CPFT recruiting for largest UK study of mid-life risk factors for dementia

CPFT is recruiting people to take part in the largest UK study to identify factors in middle age that put a person at the greatest risk of developing dementia.

CPFT recruiting for largest UK study of mid-life risk factors for dementia
11 April 2017

CPFT is now recruiting people in Cambridgeshire to get involved in a study funded by Alzheimer’s Society. The PREVENT study aims to identify biological markers of dementia and changes in risk factors in people many years before they would be expected to develop dementia symptoms.

Previous studies have focused on the older population, however recent research suggests that the changes that occur in the brain and blood may well precede the symptoms of Alzheimer’s disease by many years if not decades. This suggests that a very early disease process has started well before people develop the typical symptoms of dementia such as memory loss. If this is the case then doctors may be able to identify disease at a very early stage and prevent or delay the disease from developing into dementia.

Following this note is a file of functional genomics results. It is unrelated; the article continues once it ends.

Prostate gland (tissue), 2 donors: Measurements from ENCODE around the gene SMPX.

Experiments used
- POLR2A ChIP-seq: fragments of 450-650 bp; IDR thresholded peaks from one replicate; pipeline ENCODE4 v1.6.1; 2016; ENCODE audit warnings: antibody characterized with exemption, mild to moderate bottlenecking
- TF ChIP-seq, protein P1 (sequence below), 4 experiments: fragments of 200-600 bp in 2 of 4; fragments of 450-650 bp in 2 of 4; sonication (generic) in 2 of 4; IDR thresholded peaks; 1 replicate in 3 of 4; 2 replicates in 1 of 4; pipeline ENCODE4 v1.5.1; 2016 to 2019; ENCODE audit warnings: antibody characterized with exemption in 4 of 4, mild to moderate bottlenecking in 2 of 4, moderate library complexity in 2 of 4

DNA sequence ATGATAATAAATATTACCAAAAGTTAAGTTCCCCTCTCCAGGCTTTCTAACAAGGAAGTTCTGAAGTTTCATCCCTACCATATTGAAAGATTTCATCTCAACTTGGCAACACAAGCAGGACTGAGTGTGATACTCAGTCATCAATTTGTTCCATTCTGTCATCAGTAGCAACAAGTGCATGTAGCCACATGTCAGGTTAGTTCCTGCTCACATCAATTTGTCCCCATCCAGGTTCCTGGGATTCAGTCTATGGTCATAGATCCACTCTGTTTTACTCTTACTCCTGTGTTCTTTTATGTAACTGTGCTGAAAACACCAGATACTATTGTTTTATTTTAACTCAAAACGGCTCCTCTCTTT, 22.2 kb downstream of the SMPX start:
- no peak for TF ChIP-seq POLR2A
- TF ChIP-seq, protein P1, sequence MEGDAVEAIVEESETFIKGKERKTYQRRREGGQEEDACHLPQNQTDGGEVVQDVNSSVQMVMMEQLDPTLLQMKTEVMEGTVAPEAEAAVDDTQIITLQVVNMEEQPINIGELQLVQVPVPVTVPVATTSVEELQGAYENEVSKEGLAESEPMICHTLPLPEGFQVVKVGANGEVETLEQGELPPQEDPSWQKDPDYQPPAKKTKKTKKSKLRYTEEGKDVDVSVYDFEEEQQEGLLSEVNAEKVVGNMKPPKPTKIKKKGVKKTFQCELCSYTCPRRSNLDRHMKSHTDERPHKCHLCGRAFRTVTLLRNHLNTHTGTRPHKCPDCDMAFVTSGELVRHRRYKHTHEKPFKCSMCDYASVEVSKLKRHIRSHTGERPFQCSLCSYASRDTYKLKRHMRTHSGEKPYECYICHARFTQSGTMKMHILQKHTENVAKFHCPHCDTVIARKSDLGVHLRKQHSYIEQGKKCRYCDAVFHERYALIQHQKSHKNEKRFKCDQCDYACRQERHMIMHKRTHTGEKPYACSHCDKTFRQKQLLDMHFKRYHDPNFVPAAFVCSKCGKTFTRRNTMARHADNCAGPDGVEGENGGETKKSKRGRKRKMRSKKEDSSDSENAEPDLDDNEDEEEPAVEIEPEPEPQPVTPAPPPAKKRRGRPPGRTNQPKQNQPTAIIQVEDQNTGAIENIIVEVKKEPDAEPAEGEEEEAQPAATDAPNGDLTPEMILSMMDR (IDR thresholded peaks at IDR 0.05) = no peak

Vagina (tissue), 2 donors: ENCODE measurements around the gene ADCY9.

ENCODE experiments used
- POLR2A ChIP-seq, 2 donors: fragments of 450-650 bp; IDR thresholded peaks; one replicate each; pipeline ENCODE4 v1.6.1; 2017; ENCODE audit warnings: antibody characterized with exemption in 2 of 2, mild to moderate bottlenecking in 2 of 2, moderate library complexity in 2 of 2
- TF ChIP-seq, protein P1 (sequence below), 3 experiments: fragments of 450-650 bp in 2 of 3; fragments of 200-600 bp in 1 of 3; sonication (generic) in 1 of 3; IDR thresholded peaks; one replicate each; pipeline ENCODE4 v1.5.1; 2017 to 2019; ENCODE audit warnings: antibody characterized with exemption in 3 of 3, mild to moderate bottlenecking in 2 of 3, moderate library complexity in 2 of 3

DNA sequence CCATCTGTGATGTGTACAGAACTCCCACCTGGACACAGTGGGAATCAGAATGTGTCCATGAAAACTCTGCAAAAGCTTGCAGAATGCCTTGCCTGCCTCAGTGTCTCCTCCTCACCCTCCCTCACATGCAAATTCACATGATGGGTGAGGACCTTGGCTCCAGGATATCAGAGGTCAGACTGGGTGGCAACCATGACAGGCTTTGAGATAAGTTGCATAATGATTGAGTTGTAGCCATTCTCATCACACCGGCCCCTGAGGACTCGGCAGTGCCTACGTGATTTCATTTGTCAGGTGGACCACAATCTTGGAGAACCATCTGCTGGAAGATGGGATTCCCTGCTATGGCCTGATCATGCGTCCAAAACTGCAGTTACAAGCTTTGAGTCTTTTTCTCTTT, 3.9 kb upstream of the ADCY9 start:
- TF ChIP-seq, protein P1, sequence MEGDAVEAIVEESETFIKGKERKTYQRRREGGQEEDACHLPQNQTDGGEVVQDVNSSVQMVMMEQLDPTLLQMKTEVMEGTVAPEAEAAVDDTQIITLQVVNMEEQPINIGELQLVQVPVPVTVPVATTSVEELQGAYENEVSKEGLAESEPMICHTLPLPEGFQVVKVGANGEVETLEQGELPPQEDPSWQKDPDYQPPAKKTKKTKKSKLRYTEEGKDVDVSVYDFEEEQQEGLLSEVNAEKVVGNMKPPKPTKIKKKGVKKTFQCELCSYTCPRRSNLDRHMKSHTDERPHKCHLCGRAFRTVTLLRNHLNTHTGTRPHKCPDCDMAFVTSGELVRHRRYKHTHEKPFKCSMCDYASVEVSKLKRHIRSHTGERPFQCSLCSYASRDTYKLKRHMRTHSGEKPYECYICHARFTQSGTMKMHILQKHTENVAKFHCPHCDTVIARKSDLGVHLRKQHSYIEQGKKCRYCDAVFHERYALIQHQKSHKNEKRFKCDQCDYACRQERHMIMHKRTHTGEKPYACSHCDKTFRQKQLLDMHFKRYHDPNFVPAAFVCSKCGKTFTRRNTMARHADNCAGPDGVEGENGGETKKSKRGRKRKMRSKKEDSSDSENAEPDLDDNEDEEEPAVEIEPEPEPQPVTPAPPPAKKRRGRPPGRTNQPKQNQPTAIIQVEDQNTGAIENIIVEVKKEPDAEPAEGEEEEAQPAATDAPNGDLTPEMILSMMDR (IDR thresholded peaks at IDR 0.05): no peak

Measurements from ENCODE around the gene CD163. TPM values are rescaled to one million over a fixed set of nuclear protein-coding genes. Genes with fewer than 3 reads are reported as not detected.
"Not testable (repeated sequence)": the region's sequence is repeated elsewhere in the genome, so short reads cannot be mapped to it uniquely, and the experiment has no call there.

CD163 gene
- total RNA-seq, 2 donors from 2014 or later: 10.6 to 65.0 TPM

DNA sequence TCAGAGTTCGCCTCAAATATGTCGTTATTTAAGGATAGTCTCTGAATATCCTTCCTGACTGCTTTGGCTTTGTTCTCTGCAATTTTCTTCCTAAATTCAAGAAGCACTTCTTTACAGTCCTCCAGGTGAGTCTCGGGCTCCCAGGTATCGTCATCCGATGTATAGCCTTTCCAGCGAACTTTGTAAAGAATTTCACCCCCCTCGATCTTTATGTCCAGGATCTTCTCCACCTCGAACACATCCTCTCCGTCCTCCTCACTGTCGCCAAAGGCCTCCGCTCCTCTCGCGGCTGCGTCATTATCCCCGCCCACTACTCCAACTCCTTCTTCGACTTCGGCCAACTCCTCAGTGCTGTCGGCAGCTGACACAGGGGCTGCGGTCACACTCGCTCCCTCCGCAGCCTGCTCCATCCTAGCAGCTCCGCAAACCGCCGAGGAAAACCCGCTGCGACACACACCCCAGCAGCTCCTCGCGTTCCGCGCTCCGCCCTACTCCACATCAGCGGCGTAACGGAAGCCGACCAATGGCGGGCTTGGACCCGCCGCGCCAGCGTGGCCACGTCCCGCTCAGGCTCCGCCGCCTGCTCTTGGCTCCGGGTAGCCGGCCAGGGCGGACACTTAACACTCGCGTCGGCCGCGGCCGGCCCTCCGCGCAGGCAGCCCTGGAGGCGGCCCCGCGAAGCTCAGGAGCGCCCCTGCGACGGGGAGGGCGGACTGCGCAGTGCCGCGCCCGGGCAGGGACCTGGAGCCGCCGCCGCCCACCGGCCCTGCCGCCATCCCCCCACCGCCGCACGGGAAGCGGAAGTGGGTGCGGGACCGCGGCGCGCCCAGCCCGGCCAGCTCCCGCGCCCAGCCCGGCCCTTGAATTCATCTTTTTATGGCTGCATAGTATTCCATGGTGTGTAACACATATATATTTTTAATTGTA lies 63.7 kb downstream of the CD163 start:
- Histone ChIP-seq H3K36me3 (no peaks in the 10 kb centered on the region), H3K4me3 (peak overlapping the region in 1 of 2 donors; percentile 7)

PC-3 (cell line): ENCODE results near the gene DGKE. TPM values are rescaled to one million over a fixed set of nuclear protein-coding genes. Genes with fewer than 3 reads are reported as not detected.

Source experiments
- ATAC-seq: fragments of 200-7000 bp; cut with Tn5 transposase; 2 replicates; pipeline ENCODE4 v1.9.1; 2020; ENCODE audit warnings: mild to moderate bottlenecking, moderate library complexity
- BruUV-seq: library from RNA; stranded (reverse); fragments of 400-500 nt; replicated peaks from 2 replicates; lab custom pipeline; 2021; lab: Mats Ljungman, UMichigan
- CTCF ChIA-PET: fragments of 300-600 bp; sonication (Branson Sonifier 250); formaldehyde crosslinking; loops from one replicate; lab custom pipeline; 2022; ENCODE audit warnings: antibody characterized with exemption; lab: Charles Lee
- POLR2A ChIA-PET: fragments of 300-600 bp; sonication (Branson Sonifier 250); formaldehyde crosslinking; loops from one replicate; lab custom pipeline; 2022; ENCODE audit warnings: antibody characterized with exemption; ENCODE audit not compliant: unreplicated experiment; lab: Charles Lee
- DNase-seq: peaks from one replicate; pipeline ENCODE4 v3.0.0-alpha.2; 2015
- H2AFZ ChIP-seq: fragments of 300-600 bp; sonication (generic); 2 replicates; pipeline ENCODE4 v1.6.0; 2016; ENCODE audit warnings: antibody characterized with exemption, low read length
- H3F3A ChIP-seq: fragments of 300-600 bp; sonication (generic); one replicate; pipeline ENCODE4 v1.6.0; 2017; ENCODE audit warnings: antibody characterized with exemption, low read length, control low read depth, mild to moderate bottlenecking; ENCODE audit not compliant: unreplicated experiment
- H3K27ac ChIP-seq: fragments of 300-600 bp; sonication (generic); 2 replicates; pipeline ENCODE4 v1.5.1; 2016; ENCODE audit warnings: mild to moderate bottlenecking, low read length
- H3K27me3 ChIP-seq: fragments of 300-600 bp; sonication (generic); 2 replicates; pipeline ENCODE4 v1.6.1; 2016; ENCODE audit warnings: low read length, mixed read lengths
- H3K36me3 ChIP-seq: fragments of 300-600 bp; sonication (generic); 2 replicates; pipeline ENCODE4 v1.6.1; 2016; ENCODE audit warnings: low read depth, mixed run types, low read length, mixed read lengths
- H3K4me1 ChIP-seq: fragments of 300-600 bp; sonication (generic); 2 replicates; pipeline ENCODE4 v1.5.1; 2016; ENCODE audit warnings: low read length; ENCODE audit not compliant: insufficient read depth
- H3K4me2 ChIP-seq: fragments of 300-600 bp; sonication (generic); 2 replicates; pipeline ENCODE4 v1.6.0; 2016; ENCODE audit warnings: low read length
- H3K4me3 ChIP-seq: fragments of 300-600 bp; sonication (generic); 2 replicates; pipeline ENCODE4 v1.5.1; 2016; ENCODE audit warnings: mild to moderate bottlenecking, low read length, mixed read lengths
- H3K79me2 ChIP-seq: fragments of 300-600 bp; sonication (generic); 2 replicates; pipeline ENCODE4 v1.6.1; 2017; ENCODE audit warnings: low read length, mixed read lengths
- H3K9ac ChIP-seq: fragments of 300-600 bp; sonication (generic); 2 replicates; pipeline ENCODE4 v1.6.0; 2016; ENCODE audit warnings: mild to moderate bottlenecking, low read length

The PREVENT study aims to recruit 700 people aged 40 to 59 years who currently show no signs or symptoms of dementia. Following the successful recruitment of 250 people in London and Edinburgh, the study has expanded to include Cambridge and Oxford. CPFT is running the study in Cambridgeshire.

Professor John O’Brien, Community Division Academic Lead at CPFT and PREVENT lead at the University of Cambridge, said: “We are delighted to open the Cambridge PREVENT centre, to expand this important study on investigating risk factors and early biomarker changes in those at risk of future dementia. Such studies are essential if we are to move in a meaningful way towards studies of reducing risk and, ultimately, preventing dementia.”

PREVENT is looking for the smallest and earliest biological differences between people at high risk of dementia and those at low risk. Changes in everything from memory and brain scans to blood and saliva will be measured, taking into account a person’s lifestyle, genetics, diet, physical and mental health.

After an initial visit and tests, and a follow-up after two years, researchers are hoping to then monitor participants every five years. Early results from PREVENT have shown that people with a high risk of dementia have different patterns of brain activity when they are unable to recall pictures compared to people at low risk.

People aged 40 to 59 can register their interest in joining the study at: preventdementia.co.uk

 

For more information about the ground-breaking research CPFT is involved in click here

Cambridgeshire and Peterborough NHS Foundation Trust
Elizabeth House, Fulbourn Hospital
Cambridge, CB21 5EF

T 01223 219400 (open 8:30am to 5pm)
F 01480 398501

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